[LGM] Some thoughts on if people aren't permitted to travel

Eylul eylul at azbulutlu.org
Tue Mar 17 17:59:18 UTC 2020


First time lurker posting so I hope this is ok to do so.

OBS is something I am still figuring out. (I have done a few streams in
past, and am currently finishing preparations to start a weekly one).

Trying to think about the challenges of recording with non-professional
gear, (as someone who is a beginner in these things and had some
experience having to make do with limited budget and... lets just say
creative use of everyday objects and tools) I feel like there are 3
categories of issues in terms of recording.

1) software. (obs is a good one for lecture format, and it is very VERY
easy to do a basic setup (fullscreen views a window of your choice (e.g.
libreoffice), and a small webcam view of the presenter. (the stream part
might be a bit trickier but that really depends on what platform is
used, and instructions needs to be specific to that) For workshops etc,
that are not meant to be recorded and publicly view, something like
discord might work better (discord is temporarily allowing livestreaming
to a group of people up to 15 people I believe. Normally the number is
10). If we can sort out the video streaming site issue separately and
want to stay with FOSS software, mumble is still alive and working, and
has a decent sound quality for communication purposes (I wouldn't
recommend the sound quality of mumble OR discord for putting videos for
permanent viewing/archiving, but it can be done).  At least last time I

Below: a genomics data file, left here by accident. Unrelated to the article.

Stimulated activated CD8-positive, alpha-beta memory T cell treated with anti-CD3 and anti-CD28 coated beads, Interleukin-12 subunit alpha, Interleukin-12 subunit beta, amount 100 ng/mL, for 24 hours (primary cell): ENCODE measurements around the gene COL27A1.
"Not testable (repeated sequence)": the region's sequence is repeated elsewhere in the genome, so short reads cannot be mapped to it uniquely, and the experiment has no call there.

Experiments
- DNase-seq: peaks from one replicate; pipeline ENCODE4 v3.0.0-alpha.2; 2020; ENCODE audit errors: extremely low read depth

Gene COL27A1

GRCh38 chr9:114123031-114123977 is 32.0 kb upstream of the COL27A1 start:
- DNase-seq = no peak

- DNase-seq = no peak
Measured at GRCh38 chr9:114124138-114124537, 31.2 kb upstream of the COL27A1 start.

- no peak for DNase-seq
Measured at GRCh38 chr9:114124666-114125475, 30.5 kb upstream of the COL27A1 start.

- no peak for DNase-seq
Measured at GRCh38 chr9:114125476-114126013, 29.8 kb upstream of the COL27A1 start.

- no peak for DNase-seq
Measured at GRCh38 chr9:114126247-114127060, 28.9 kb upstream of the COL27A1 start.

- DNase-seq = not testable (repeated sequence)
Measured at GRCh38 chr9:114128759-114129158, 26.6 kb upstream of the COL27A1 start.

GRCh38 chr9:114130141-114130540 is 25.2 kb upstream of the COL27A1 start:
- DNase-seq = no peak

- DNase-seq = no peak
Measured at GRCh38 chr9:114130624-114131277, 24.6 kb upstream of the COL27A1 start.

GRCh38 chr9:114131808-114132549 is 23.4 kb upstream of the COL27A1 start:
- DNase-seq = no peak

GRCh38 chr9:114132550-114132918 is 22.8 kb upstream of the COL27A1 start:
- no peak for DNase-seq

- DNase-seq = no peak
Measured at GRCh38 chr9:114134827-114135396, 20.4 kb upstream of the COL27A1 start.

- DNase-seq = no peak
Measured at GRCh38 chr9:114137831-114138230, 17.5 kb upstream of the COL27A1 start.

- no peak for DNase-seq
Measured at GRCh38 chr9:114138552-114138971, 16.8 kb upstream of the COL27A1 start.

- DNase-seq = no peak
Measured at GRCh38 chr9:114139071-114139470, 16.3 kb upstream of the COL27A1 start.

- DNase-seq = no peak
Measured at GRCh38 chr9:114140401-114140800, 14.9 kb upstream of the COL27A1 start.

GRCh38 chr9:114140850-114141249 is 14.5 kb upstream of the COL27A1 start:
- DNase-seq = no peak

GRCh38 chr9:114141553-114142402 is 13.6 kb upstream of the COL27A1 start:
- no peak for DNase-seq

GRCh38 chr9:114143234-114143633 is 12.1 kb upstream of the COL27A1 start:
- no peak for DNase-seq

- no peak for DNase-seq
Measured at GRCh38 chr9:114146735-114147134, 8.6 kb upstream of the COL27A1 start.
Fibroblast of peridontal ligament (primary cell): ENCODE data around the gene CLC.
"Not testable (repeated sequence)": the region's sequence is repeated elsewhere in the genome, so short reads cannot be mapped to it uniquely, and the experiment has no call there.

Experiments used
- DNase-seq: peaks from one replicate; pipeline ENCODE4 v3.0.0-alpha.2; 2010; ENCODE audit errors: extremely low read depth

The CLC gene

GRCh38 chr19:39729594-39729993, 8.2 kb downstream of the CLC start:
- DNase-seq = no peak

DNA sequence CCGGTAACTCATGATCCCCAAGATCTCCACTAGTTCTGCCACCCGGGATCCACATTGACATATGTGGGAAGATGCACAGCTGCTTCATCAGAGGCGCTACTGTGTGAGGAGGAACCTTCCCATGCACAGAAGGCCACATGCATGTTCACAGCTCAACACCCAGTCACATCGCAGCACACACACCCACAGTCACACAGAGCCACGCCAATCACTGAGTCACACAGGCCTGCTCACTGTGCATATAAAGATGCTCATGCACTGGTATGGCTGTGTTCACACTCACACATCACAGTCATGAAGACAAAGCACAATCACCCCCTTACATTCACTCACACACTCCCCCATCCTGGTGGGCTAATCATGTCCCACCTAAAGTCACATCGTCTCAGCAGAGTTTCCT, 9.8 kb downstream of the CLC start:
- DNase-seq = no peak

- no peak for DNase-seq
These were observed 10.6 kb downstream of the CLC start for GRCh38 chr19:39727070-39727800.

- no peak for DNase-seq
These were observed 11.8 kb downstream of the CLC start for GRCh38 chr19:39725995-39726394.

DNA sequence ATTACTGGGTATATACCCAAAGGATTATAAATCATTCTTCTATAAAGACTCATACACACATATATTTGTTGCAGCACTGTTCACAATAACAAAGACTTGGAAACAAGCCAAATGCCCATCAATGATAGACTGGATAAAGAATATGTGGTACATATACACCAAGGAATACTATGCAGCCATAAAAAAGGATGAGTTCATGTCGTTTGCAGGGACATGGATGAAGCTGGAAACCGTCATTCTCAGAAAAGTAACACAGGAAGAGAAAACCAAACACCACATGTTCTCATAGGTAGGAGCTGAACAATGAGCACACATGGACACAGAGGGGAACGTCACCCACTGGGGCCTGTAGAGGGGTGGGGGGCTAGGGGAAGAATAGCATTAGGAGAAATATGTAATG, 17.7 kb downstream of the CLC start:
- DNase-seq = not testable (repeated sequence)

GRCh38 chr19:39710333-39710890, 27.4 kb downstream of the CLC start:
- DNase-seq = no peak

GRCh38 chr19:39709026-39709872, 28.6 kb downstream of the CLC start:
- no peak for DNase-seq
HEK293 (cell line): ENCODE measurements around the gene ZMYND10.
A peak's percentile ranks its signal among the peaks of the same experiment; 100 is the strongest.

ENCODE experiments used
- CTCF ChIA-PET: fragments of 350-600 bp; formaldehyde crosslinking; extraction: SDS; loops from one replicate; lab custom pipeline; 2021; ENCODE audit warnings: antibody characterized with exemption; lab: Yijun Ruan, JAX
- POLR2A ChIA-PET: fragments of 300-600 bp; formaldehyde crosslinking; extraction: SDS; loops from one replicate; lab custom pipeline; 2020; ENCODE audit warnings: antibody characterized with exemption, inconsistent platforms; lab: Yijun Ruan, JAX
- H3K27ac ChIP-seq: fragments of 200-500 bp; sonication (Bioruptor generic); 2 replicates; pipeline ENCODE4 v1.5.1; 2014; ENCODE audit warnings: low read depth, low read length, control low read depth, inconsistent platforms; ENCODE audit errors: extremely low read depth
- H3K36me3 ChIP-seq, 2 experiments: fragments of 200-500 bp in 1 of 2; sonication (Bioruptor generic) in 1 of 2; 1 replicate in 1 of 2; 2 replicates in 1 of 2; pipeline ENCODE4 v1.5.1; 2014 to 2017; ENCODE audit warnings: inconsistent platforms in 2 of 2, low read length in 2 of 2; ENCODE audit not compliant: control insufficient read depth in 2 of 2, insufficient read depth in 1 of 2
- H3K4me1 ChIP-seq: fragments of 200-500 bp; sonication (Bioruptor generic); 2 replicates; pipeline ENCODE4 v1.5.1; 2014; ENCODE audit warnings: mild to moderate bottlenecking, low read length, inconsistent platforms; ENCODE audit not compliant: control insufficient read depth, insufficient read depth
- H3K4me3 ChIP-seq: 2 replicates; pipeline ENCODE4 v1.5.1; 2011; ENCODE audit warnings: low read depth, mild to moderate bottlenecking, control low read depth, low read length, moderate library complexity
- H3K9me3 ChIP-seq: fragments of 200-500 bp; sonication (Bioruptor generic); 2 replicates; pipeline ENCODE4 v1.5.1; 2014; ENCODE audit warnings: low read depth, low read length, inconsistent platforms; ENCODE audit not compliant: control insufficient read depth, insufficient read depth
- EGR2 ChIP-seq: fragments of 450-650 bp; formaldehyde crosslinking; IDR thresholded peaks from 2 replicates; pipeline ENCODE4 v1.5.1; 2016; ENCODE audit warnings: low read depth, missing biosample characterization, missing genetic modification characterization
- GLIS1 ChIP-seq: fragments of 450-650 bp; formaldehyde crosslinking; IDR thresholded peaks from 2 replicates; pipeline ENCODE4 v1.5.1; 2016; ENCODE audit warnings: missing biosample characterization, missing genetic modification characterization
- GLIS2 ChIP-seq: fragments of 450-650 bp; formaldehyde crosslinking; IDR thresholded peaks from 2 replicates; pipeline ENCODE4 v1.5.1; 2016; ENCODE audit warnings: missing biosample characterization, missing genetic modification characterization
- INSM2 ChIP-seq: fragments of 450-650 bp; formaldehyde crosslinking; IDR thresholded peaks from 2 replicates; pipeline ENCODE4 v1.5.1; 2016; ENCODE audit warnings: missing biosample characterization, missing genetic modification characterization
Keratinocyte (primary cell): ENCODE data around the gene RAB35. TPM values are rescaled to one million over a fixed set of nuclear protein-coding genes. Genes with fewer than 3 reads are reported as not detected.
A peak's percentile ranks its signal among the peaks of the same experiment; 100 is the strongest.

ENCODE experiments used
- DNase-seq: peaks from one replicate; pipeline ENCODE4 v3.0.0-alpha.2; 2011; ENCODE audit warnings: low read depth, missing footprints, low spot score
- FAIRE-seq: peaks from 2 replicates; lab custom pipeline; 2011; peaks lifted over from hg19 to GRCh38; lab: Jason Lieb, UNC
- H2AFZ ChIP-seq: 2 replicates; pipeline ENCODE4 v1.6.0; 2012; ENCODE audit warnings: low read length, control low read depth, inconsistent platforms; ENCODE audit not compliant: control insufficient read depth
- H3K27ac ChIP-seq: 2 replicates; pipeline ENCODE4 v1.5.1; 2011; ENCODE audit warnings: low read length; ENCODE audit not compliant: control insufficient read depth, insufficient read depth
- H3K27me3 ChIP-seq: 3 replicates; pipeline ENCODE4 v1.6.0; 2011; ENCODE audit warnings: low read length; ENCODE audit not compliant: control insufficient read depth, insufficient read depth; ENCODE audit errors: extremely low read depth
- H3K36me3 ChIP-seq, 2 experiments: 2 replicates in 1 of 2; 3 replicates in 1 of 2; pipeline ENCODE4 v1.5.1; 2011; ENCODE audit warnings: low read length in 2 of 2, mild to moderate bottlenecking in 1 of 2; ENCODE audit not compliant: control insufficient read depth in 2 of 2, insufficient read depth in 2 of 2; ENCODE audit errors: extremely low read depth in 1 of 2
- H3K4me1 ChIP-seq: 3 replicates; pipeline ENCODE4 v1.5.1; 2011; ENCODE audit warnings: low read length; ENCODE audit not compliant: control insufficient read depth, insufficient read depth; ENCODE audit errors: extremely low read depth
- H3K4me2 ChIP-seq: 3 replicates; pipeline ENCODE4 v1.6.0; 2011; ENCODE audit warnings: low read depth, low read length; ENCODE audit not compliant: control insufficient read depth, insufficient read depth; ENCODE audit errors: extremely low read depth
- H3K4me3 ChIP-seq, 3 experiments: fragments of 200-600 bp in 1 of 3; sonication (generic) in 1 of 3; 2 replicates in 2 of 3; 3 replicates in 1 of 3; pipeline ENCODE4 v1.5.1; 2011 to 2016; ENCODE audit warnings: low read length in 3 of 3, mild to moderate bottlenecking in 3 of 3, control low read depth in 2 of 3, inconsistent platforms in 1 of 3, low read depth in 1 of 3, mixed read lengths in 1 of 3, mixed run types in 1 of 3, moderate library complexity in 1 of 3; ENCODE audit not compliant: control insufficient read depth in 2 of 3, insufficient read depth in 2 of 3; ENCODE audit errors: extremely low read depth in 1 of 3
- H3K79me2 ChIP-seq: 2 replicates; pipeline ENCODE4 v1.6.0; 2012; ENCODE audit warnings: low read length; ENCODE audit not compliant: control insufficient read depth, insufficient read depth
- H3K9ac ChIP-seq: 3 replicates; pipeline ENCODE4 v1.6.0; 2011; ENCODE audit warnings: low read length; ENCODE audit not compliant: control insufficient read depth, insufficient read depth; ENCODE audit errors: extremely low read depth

installed it -which was a couple of years ago- it was quite easy to
install and setup. (we could have a mumble install for the whole
conference and virtual conference rooms regardless of what we are using
to help creating a space of community, this would also take the weight
of one setup from attendees and presenters, as they will simply need to
install the client and receive a username/password). I can imagine that
any physical venues can also be integrated by placing some
microphones/speakers within the presentation/workshop spaces within the
venue, and we can create multiple "rooms". In terms of workshops it
might also be worth looking into something like moodle although it might
be overly complex tool for it. I don't personally use it, but we have a
lot of educators so hopefully one of them might have thoughts on it.

2) hardware/setup.  It would also be helpful to assume that what any
average person has access to at most is a single screen + computer (1
laptop or 1 desktop) and a smartphone. Some people will have access to
more (they might have a graphic tablet, they'll have an extra screen,
they might have a good mic, they might have decent video lighting or an
external webcam, or a combination of any of these), but especially for
people who are not from NA/EU specialized items are a lot less
accessible - especially in a short turnaround- and can be quite
expensive so it would be best to assume that any extra hardware or